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New Zealanders Really Are A Nation Of Animal Lovers

New Zealanders Really Are A Nation Of Animal Lovers

New Zealanders continue to be a nation of animal lovers and consider their companion animals to be trusted members of the family according to a just released survey from the New Zealand Companion Animal Council.

The Companion Animals in NZ 2016 report notes there are well over 4.6 million companion animals in New Zealand. And with 64 per cent of households owning a companion animal, this is only second to the United States where 65 per cent of households have a companion animal.

Cats are still the most popular companion animal in NZ with 44 per cent of households sharing their homes with at least one cat, followed by dogs in 28 per cent of households. And, although only 10 per cent of households have fish, with an average of around nine fish per household this means there are a total number of 1.5 million fish. Other popular companion animals are birds, rabbits, guinea pigs and horses.

Ownership rates are highest amongst people living in Christchurch and in rural areas. Women are more likely to own a companion animal as are people aged 34 – 49, working full time, living in de-facto relationships or living together and families with children aged nine to 17 years.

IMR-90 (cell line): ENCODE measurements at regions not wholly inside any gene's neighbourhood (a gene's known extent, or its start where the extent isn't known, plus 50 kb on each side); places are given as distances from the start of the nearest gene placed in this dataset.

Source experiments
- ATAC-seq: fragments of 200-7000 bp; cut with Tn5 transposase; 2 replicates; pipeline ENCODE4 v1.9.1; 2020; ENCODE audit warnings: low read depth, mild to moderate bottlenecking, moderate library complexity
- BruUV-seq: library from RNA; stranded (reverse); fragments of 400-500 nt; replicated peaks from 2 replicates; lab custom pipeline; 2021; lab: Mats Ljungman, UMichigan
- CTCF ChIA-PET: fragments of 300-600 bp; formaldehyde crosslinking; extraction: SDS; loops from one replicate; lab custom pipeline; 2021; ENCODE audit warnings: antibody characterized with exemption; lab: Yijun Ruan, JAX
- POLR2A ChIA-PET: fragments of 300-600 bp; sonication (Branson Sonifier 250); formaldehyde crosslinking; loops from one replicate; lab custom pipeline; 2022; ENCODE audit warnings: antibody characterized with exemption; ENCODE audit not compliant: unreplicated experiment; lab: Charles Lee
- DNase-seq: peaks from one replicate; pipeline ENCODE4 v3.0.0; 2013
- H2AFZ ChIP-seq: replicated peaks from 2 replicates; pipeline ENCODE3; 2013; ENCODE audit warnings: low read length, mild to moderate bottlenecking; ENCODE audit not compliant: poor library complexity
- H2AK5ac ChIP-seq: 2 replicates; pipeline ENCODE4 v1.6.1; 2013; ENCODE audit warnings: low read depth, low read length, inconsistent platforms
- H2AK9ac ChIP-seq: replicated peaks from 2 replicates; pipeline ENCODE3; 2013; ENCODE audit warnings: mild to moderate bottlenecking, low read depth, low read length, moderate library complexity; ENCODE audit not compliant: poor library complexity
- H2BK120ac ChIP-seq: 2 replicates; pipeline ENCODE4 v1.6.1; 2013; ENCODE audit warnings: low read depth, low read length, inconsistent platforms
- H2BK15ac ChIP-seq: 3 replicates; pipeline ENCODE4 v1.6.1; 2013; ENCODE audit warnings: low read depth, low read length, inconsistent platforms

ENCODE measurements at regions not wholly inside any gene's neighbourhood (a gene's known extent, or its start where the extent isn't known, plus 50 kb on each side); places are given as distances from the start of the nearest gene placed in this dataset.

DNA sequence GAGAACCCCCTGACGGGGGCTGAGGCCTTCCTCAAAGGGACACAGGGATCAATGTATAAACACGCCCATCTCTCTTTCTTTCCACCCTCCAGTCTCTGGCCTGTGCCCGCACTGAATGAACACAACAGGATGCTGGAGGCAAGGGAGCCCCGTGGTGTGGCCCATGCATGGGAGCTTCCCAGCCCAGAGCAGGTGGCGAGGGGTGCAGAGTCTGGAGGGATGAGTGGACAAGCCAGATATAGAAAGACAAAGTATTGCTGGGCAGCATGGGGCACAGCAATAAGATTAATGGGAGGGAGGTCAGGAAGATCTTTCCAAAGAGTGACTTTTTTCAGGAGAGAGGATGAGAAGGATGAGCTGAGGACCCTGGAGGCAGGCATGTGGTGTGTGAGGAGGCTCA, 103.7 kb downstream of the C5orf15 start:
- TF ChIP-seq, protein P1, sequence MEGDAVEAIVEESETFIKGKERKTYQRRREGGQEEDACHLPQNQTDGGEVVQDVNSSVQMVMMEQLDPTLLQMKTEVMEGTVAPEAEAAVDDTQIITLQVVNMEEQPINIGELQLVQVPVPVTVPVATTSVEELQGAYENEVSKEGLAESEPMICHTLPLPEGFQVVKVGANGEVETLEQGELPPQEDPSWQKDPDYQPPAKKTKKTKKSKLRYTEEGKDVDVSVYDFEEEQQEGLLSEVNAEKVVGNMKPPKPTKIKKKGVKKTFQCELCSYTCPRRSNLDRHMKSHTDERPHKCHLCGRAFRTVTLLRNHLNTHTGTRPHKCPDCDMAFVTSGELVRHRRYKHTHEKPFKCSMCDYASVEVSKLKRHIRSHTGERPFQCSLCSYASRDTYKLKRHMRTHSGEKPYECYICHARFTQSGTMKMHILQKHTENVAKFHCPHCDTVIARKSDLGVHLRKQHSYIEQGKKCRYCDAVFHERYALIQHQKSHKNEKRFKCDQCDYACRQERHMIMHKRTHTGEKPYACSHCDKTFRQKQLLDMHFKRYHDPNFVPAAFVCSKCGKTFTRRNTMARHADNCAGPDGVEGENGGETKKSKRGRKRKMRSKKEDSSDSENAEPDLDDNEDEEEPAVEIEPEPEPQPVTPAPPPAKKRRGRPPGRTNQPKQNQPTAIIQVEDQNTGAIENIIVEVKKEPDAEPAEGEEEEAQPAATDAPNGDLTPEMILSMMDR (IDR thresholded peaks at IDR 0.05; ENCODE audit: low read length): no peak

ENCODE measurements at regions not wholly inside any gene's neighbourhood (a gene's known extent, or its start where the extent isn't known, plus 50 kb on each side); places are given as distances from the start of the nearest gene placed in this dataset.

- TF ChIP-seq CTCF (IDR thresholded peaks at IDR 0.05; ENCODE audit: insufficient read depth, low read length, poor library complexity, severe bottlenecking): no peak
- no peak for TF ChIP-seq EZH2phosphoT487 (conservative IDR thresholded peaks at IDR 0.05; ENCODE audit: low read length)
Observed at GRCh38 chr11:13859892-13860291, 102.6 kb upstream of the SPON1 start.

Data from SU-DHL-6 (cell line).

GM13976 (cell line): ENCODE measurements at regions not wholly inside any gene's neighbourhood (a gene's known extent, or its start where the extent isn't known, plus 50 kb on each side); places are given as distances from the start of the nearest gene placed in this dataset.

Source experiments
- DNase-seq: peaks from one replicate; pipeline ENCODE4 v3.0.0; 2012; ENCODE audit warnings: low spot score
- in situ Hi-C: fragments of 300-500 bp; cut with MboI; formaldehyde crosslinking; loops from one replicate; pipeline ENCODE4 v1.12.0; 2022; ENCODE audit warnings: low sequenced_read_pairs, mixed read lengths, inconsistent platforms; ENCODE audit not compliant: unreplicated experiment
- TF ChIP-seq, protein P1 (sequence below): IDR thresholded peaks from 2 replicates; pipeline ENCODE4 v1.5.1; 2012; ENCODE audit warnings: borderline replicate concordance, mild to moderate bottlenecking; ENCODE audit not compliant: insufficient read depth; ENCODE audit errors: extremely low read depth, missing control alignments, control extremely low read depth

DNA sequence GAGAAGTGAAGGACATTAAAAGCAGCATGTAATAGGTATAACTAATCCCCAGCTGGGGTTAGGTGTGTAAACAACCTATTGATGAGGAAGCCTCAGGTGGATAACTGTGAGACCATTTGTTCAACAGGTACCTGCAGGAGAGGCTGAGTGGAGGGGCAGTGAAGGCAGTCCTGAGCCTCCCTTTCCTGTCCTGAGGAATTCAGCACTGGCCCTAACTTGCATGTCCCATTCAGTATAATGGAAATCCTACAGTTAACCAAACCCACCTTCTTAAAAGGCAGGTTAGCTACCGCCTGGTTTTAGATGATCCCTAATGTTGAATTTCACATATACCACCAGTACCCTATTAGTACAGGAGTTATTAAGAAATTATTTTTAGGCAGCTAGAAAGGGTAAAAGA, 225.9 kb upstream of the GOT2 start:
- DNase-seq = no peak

Over half of New Zealanders who don’t have a companion animal would like to do so but find their lifestyle, cost and responsibility prevent them from doing so. Another big factor is the landlord or property where they live not allowing them to do so.



People are most likely to get a cat from the SPCA, a friend, family member or adopt a found or stray cat. However, for dogs, just under 40 per cent come from breeders, followed by the SPCA, an animal shelter, friend/family member or pet shop.

The overwhelming majority of cats are mixed breeds while well over half of dog owners are more likely to have a registered or pure bred animal.

Desexing rates for cats are now over 90 per cent and dogs are at 75 per cent while the proportion of cats microchipped has more than doubled in the last five years.

The full report is available on the New Zealand Companion Animal website

ENDS

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